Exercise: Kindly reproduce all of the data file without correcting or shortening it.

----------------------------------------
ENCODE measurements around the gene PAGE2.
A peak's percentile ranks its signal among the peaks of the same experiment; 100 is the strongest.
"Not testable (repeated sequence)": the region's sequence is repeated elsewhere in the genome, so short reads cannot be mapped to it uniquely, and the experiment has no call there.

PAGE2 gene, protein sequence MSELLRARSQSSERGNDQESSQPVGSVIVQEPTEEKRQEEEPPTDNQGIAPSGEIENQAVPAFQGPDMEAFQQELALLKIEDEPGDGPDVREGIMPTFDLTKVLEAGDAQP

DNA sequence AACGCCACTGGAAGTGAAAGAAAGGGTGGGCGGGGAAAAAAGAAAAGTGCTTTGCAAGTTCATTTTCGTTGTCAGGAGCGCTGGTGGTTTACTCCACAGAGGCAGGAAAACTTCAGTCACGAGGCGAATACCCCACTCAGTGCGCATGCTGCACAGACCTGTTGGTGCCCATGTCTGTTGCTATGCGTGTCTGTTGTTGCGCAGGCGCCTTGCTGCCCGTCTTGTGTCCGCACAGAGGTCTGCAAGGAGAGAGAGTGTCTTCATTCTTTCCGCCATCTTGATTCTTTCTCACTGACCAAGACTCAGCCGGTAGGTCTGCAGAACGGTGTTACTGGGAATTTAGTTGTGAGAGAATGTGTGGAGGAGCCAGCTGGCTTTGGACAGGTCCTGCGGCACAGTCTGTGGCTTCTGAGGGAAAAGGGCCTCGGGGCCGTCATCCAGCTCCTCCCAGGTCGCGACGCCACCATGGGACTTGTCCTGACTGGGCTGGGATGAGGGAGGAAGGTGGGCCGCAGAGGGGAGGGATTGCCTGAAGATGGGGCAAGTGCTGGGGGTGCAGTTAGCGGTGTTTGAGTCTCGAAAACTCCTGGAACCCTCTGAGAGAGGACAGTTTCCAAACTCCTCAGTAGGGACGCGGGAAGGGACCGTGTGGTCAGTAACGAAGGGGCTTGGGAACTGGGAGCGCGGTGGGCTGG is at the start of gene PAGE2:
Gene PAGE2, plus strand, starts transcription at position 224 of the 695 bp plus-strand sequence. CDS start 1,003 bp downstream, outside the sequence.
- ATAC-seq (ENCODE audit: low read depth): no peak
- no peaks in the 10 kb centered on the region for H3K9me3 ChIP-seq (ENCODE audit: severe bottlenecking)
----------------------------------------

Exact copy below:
ENCODE measurements around the gene PAGE2.
A peak's percentile ranks its signal among the peaks of the same experiment; 100 is the strongest.
"Not testable (repeated sequence)": the region's sequence is repeated elsewhere in the genome, so short reads cannot be mapped to it uniquely, and the experiment has no call there.

PAGE2 gene, protein sequence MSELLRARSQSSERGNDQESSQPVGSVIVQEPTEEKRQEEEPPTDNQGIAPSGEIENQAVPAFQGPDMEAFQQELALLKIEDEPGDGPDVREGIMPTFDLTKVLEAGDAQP

DNA sequence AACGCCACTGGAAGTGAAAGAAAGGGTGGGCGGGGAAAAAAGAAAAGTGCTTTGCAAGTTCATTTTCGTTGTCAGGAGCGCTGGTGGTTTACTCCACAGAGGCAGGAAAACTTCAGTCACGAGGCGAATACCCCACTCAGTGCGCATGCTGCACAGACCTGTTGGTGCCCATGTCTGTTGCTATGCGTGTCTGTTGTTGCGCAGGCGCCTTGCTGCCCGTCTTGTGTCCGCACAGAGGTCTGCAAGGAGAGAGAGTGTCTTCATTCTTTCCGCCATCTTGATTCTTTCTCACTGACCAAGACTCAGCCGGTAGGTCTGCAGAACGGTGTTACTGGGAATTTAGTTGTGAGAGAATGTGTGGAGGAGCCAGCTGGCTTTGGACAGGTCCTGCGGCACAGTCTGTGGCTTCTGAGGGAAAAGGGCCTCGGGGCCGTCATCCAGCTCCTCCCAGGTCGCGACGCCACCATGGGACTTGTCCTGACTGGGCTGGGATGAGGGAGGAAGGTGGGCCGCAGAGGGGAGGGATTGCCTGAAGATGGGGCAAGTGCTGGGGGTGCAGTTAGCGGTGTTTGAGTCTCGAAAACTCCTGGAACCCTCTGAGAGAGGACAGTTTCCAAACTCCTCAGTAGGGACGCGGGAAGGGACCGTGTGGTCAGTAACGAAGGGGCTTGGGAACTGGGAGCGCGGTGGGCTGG is at the start of gene PAGE2:
Gene PAGE2, plus strand, starts transcription at position 224 of the 695 bp plus-strand sequence. CDS start 1,003 bp downstream, outside the sequence.
- ATAC-seq (ENCODE audit: low read depth): no peak
- no peaks in the 10 kb centered on the region for H3K9me3 ChIP-seq (ENCODE audit: severe bottlenecking)